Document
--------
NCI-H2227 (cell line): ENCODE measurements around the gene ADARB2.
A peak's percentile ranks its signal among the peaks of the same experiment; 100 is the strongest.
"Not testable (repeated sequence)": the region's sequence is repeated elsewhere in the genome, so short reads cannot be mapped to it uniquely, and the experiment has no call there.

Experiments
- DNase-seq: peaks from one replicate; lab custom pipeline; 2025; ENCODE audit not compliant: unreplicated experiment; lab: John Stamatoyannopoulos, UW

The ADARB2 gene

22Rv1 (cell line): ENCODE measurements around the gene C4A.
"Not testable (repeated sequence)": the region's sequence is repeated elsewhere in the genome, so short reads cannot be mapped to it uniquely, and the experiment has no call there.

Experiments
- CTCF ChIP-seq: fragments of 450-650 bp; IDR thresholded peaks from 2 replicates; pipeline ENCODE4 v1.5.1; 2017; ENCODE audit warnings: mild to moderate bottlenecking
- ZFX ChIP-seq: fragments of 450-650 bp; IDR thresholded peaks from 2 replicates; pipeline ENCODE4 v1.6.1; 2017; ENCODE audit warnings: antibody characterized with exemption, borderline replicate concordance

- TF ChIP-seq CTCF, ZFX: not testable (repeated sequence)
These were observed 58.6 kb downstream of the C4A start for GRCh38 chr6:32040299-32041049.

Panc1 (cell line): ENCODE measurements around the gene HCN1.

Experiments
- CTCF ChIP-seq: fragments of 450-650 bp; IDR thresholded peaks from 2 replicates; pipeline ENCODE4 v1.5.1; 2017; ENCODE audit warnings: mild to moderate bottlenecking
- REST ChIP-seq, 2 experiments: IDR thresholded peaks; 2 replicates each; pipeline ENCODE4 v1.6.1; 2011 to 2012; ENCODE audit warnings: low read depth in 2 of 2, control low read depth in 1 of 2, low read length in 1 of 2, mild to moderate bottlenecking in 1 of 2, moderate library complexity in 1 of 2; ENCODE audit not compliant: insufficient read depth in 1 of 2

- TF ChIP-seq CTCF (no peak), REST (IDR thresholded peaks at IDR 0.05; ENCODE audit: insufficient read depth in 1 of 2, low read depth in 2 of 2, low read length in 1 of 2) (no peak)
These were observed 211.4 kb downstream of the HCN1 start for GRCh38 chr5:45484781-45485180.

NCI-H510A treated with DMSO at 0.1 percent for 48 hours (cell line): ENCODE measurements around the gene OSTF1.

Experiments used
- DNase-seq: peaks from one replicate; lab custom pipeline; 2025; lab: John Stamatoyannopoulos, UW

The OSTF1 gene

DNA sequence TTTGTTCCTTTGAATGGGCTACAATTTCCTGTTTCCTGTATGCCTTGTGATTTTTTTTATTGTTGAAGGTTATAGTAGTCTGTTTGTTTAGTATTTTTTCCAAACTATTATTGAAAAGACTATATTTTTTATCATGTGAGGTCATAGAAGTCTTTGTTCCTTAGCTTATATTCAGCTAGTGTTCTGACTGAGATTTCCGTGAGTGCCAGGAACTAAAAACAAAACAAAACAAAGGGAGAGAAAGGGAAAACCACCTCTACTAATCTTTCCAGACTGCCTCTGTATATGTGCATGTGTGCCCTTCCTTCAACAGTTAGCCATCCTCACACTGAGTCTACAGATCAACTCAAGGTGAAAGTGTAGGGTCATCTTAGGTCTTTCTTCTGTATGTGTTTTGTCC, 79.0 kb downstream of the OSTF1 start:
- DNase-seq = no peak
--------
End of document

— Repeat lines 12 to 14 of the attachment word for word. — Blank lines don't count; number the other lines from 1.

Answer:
- TF ChIP-seq CTCF, ZFX: not testable (repeated sequence)
These were observed 58.6 kb downstream of the C4A start for GRCh38 chr6:32040299-32041049.

Panc1 (cell line): ENCODE measurements around the gene HCN1.